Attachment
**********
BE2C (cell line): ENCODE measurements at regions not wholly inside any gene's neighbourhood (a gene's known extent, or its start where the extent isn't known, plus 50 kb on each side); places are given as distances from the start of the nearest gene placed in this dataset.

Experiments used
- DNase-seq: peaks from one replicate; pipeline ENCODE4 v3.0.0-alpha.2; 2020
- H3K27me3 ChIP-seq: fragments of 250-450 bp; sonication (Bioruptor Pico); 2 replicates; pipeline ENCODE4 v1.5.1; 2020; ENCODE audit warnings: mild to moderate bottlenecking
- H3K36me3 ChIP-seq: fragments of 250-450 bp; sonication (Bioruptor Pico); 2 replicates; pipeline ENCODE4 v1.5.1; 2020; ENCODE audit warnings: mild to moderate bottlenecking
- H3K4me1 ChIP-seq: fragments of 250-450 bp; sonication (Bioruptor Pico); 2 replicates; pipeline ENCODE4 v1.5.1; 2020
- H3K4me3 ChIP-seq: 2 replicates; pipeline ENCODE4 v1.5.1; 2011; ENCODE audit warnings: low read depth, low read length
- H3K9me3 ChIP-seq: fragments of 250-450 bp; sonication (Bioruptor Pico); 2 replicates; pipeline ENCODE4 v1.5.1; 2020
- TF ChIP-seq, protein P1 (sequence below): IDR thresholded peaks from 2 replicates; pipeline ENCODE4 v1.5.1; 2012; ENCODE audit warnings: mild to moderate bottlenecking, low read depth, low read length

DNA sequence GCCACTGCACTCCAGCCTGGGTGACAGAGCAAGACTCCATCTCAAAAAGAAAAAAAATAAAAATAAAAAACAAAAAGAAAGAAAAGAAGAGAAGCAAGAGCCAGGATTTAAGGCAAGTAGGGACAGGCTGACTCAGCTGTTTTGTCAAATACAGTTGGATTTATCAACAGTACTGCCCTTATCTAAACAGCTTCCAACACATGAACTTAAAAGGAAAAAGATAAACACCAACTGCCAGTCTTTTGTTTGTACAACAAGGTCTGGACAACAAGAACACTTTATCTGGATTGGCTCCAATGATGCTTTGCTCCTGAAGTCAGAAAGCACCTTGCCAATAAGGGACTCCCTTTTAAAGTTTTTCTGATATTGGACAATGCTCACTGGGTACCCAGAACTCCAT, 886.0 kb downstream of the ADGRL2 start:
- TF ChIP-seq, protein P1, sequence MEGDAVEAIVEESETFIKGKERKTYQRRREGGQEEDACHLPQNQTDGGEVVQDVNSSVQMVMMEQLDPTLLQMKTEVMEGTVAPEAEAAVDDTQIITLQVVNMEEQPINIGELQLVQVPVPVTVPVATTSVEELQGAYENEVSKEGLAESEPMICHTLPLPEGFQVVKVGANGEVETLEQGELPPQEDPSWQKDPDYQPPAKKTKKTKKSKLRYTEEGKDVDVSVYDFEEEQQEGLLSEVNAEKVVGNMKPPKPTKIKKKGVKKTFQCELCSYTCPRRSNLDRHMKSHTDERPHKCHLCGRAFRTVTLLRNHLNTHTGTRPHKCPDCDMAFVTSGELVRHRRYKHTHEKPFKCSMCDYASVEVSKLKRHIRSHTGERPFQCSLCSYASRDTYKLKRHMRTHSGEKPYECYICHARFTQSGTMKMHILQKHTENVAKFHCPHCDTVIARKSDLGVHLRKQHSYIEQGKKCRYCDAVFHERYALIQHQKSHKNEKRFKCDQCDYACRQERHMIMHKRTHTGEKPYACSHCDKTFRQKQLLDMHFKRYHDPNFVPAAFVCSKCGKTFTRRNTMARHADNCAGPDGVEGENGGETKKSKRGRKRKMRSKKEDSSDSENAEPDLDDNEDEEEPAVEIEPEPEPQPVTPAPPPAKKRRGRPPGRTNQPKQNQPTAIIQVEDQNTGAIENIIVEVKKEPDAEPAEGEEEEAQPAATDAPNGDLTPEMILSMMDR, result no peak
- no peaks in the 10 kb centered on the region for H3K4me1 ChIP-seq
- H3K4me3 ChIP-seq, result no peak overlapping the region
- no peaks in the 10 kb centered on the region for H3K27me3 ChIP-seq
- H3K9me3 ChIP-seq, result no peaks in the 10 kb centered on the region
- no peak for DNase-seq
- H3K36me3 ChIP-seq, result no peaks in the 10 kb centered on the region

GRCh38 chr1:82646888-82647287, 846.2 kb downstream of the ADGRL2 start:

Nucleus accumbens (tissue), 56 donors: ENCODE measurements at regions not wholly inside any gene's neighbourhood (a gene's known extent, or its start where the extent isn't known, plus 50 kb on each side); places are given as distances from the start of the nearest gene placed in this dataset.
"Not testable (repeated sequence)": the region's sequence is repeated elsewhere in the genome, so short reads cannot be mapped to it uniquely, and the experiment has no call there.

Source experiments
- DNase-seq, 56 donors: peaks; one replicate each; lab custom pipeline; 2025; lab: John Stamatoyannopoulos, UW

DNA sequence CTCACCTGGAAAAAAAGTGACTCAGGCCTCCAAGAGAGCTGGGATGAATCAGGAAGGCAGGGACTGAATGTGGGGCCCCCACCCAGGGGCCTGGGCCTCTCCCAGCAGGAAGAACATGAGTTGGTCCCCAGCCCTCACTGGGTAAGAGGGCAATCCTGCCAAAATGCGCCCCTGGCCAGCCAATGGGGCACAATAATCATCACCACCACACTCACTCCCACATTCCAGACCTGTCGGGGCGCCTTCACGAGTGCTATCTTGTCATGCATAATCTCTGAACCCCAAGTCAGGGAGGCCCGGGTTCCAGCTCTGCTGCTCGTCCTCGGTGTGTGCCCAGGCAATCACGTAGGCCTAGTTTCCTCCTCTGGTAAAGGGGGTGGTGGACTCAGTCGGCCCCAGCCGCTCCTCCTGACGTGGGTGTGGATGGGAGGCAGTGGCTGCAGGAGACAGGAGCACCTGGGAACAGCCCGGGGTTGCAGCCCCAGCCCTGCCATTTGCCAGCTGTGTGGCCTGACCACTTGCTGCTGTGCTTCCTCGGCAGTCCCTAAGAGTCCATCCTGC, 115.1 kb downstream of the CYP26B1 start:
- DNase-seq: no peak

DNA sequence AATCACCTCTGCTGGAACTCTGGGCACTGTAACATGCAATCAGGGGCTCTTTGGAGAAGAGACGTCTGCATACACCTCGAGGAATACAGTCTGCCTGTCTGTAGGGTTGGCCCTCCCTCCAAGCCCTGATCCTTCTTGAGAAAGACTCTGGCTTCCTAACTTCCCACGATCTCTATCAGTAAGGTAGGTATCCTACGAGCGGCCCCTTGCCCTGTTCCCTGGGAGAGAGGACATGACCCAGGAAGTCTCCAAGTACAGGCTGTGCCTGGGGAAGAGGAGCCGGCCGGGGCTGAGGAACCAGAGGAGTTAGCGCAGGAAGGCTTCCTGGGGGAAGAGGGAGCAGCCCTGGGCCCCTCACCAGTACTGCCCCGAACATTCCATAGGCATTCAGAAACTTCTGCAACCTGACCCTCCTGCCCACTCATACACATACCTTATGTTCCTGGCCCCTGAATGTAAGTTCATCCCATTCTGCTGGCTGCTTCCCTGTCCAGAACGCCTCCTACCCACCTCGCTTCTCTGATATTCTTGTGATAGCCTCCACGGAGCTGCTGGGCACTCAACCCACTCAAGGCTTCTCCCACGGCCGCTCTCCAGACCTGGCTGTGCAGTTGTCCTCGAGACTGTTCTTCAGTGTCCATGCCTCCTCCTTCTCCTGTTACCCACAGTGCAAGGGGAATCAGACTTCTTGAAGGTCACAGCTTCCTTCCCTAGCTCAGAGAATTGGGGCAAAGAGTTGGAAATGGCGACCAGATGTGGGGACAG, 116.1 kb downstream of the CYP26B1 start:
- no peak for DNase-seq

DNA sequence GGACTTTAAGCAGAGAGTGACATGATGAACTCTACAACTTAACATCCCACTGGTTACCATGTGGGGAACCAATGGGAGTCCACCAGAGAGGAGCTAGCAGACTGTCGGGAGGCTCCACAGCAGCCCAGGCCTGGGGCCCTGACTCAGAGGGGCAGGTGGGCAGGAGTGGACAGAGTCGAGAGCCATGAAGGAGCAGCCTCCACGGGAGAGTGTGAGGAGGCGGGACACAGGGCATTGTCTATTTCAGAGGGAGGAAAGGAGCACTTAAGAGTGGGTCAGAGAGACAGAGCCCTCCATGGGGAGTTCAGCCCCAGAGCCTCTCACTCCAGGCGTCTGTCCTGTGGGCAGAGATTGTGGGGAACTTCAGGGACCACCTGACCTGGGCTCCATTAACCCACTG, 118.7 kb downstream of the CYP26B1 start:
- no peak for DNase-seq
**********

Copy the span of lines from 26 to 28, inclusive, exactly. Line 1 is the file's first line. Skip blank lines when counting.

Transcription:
- no peak for DNase-seq

DNA sequence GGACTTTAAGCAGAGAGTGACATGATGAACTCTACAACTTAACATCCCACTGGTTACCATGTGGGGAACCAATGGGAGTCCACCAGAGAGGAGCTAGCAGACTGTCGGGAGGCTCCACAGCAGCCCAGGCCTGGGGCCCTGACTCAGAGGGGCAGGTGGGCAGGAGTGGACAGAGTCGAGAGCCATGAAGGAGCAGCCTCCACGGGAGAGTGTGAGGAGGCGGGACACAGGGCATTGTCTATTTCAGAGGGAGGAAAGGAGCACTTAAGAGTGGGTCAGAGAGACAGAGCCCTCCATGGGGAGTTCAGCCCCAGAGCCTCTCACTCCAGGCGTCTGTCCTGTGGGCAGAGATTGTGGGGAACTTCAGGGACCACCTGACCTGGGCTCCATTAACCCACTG, 118.7 kb downstream of the CYP26B1 start:
- no peak for DNase-seq